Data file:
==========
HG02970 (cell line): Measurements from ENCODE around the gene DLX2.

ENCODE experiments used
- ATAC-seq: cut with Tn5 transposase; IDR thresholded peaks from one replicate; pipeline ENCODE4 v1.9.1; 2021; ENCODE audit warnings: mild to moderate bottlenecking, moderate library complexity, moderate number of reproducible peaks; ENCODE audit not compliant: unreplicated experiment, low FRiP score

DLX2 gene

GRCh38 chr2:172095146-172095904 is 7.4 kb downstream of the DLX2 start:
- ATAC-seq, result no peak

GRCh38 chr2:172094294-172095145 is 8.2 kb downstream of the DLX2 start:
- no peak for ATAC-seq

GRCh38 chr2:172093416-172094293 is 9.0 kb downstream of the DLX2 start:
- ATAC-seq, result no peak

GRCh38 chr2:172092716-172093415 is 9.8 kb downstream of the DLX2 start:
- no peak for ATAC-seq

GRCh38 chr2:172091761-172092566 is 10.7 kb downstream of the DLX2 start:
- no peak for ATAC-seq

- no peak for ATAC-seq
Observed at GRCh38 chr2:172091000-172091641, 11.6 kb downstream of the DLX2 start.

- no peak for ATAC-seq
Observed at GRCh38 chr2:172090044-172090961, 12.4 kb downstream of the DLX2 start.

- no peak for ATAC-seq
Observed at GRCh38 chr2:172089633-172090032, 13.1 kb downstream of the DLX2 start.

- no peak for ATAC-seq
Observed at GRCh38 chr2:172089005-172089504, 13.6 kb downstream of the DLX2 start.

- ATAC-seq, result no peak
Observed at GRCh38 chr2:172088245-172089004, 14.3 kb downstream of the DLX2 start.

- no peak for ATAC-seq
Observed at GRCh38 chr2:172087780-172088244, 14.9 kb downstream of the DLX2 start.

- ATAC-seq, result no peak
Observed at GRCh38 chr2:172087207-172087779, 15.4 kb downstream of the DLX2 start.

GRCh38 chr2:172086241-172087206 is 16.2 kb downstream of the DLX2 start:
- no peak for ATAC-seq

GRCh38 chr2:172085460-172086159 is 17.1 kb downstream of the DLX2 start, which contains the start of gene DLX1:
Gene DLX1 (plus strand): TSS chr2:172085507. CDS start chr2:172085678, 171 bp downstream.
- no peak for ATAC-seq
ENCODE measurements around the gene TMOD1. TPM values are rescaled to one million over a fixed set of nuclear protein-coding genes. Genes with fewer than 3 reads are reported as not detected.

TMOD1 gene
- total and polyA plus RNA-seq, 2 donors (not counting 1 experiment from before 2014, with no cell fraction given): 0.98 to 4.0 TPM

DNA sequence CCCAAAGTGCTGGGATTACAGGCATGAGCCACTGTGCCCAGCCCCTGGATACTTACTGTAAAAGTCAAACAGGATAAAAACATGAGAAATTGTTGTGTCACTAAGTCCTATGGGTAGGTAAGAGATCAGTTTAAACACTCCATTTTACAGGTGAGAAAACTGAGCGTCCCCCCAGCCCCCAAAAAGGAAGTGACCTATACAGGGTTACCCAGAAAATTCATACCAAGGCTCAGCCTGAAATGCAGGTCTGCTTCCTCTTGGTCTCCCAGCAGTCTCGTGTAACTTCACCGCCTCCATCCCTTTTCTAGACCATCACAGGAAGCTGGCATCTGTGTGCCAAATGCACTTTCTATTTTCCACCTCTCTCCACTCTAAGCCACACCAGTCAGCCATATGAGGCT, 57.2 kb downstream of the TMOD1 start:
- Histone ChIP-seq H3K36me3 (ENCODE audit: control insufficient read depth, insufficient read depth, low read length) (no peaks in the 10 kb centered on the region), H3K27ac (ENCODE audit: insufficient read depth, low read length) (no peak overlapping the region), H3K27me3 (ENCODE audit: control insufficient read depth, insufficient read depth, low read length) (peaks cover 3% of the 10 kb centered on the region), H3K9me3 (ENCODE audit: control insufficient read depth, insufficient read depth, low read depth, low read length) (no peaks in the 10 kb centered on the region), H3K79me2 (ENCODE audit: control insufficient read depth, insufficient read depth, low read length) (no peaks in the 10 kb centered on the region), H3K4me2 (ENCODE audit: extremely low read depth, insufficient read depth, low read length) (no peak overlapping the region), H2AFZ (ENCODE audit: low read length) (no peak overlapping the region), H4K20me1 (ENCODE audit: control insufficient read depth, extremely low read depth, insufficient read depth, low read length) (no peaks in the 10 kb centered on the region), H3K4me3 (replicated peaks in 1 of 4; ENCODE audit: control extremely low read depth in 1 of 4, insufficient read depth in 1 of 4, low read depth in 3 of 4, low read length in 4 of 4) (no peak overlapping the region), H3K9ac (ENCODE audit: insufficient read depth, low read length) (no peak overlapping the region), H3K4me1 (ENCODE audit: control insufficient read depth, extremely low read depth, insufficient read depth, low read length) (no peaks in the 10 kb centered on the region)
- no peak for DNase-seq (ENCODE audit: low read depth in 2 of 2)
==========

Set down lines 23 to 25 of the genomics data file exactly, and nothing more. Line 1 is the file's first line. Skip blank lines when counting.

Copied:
- ATAC-seq, result no peak
Observed at GRCh38 chr2:172088245-172089004, 14.3 kb downstream of the DLX2 start.

- no peak for ATAC-seq